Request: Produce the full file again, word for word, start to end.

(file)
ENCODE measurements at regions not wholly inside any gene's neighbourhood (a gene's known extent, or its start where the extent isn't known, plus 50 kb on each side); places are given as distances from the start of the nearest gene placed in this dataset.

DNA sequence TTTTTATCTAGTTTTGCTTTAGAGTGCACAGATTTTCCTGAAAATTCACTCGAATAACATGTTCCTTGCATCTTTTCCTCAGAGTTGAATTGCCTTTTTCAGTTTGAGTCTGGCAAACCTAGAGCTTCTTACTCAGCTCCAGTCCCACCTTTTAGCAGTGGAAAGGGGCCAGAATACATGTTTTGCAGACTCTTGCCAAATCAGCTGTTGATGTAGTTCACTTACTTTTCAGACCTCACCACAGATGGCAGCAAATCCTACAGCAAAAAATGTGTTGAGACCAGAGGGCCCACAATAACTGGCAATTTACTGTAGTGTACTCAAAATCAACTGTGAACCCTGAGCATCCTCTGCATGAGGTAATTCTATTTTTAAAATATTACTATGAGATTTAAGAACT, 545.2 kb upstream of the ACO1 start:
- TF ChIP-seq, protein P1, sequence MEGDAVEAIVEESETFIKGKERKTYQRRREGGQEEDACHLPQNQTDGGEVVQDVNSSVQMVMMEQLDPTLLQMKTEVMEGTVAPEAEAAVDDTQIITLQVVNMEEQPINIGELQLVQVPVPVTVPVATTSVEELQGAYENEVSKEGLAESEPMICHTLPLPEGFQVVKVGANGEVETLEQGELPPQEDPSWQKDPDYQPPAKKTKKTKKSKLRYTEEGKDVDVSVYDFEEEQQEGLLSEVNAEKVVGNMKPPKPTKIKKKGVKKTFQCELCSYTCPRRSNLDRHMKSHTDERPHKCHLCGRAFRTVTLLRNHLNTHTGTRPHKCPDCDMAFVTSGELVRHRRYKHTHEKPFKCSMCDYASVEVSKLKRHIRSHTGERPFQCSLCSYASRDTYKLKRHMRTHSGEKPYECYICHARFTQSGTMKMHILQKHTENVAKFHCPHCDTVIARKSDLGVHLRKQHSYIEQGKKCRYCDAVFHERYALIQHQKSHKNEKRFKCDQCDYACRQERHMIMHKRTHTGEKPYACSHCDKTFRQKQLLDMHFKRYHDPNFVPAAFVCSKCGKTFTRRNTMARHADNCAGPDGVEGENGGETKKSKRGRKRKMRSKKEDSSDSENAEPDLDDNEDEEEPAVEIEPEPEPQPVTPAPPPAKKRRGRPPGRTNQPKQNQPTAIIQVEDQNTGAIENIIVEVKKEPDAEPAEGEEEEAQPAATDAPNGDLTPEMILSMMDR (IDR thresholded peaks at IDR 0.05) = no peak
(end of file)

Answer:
ENCODE measurements at regions not wholly inside any gene's neighbourhood (a gene's known extent, or its start where the extent isn't known, plus 50 kb on each side); places are given as distances from the start of the nearest gene placed in this dataset.

DNA sequence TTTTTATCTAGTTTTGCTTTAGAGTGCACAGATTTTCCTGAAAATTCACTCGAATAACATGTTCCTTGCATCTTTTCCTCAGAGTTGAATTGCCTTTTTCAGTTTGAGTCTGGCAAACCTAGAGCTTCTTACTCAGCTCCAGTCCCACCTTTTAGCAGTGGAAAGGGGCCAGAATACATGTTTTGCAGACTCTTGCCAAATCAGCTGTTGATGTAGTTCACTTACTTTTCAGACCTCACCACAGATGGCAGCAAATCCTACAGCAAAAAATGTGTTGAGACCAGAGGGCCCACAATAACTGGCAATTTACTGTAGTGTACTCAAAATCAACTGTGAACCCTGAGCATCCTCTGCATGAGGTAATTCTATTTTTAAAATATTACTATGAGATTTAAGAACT, 545.2 kb upstream of the ACO1 start:
- TF ChIP-seq, protein P1, sequence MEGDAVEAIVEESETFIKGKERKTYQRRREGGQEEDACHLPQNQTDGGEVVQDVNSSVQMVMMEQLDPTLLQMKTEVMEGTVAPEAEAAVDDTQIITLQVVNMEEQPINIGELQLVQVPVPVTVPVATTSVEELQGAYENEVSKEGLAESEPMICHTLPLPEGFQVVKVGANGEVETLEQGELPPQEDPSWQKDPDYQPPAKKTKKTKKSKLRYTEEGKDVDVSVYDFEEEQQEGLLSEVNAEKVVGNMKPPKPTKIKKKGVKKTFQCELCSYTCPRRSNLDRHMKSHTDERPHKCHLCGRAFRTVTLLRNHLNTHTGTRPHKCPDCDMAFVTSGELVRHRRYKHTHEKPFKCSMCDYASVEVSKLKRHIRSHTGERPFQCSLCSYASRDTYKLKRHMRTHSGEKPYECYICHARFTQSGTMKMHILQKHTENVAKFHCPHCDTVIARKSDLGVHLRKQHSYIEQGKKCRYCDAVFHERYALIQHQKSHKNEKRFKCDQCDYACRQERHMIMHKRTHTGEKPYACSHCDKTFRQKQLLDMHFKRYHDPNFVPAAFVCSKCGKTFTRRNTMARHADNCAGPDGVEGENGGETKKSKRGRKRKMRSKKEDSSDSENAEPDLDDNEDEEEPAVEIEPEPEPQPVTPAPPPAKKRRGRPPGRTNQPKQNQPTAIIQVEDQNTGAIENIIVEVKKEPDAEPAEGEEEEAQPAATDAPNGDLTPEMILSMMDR (IDR thresholded peaks at IDR 0.05) = no peak